: adding counters to count bytes read/written

: adding counters to count bytes read/written

Post by Manik Rain » Tue, 21 May 2002 20:10:07



        Thanks for the comments Matti, Please see inline ...



> > Hi Linus,

> >       This patch adds 2 counters to the task_struct for
> >       counting how many bytes were read/written using
> >       the read()/write() system calls.

> >       These counters may be useful in determining how
> >       many IO requests are made by each process.

>   These are defined as UINTegers, are you sure that is appropriate type ?
>   What to do when they will overflow ?  For short term activity tracking
>   they may be ok (4GB/200 MB/sec = 20 sec to wrap around), but for accounting
>   the overflow might not be liked thing..

        How about 64 bit counters ? i feel those should go on without
        wraparound for a _very_ long time.

        Did you have anything else in mind ?

Quote:

>   For short-term IO-activity tracking they may indeed make sense, but I
>   would add another pair of counters to assist on that tracking.  Namely
>   "values at the end of previous interval", which are maintained by the
>   activity tracking code.

        Would this still be required if the counters are 64 bit ?

Quote:

>   Reading one byte at the time won't grow those counters very fast, but will
>   cause massive amounts of syscalls, and context switches, so tracking data
>   amount alone isn't good enough.

        What else would you suggest i track ?
        thanks
        Manik

> ....
> > diff -u -r ../temp/linux-2.5.12/include/linux/sched.h ./include/linux/sched.h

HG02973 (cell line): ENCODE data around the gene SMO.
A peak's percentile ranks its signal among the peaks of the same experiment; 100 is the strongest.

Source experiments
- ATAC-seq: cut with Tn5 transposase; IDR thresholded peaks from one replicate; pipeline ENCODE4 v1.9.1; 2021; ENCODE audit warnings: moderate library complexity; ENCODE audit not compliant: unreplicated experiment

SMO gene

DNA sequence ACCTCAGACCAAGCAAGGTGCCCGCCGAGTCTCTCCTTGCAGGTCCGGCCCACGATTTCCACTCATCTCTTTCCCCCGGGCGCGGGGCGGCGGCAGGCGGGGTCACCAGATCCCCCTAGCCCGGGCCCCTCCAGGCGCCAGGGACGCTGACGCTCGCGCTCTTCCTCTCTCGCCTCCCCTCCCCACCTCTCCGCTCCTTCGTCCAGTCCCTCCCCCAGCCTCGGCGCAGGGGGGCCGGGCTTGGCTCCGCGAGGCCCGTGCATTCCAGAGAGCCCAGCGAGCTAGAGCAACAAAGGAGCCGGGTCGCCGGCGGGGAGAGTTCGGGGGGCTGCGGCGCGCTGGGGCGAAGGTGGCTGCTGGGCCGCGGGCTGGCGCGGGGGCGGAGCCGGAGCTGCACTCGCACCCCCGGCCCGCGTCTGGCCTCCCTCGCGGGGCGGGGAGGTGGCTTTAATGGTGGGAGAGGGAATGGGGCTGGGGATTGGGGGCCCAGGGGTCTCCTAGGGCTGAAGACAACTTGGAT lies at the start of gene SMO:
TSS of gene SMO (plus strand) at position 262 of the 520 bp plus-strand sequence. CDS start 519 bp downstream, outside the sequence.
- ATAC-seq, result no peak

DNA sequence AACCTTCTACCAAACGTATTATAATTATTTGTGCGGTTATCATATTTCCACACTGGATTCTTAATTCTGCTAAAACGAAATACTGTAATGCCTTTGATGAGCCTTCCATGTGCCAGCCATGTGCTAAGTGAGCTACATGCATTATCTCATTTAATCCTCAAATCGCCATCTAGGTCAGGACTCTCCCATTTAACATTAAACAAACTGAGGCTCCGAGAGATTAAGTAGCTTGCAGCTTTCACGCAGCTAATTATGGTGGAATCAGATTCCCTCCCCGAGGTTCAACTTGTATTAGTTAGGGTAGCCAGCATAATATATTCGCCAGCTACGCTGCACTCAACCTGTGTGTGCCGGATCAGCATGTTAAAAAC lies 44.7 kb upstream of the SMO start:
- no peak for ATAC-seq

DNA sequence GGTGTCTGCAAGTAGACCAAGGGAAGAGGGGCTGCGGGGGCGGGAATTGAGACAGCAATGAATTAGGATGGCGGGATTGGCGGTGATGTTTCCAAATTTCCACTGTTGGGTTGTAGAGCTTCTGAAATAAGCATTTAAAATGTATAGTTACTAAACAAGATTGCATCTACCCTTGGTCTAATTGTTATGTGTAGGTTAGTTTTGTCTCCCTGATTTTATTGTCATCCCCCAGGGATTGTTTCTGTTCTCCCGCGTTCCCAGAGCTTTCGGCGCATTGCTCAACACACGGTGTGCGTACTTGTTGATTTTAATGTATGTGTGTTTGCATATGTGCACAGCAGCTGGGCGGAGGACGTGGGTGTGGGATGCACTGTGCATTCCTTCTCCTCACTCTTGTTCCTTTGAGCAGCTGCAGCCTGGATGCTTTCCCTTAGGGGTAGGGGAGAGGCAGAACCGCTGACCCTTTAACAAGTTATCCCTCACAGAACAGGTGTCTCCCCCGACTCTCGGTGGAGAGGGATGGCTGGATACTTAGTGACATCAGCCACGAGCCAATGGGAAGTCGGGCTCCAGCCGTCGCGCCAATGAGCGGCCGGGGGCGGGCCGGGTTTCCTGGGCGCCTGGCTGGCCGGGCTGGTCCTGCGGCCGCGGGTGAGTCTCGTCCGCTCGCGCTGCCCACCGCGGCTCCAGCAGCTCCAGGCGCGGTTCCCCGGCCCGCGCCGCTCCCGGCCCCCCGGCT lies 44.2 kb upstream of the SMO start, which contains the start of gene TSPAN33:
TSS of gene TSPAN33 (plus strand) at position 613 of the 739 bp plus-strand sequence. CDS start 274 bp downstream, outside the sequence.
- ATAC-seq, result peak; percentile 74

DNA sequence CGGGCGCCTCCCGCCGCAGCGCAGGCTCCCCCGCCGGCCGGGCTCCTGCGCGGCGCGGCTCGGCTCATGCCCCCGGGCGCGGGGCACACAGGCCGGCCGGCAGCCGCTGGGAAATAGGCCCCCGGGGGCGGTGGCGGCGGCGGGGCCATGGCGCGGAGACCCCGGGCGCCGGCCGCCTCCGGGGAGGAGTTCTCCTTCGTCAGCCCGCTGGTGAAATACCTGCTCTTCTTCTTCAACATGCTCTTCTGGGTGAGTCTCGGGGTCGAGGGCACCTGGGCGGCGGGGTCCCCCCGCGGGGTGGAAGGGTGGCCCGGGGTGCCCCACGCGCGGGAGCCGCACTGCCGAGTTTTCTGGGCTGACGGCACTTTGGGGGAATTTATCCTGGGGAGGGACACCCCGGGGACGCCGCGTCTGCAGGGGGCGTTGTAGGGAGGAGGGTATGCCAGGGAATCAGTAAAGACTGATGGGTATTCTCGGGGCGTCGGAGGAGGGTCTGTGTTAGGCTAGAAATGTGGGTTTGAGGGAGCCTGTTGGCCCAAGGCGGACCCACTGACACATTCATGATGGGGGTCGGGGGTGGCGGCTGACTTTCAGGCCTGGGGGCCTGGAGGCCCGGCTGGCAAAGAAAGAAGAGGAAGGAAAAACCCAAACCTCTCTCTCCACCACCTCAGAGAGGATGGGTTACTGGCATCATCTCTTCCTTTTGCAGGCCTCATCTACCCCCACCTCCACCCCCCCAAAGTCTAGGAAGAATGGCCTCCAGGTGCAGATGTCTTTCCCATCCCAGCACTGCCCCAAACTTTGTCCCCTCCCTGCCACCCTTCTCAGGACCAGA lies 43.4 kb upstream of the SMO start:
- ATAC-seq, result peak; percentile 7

> > --- ../temp/linux-2.5.12/include/linux/sched.h        Wed May  1 05:38:47 2002
> > +++ ./include/linux/sched.h   Mon May 20 09:25:32 2002

> >       int link_count, total_link_count;
> >       struct tty_struct *tty; /* NULL if no tty */
> >       unsigned int locks; /* How many file locks are being held */
> > +     unsigned int bytes_written, bytes_read;
> >  /* ipc stuff */
> >       struct sysv_sem sysvsem;
> >  /* CPU-specific state of this task */

> /Matti Aarnio

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: adding counters to count bytes read/written

Post by Mike Fedy » Wed, 22 May 2002 03:40:09



>    Thanks for the comments Matti, Please see inline ...



> > > Hi Linus,

> > >       This patch adds 2 counters to the task_struct for
> > >       counting how many bytes were read/written using
> > >       the read()/write() system calls.

> > >       These counters may be useful in determining how
> > >       many IO requests are made by each process.

> >   These are defined as UINTegers, are you sure that is appropriate type ?
> >   What to do when they will overflow ?  For short term activity tracking
> >   they may be ok (4GB/200 MB/sec = 20 sec to wrap around), but for accounting
> >   the overflow might not be liked thing..

>    How about 64 bit counters ? i feel those should go on without
>    wraparound for a _very_ long time.

I really doubt that 64bit counters in a fast path will be accepted.  You'll
really need to justify something like that.

Have you looked at the process accounting code?
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: adding counters to count bytes read/written

Post by Matti Aarni » Wed, 22 May 2002 04:00:09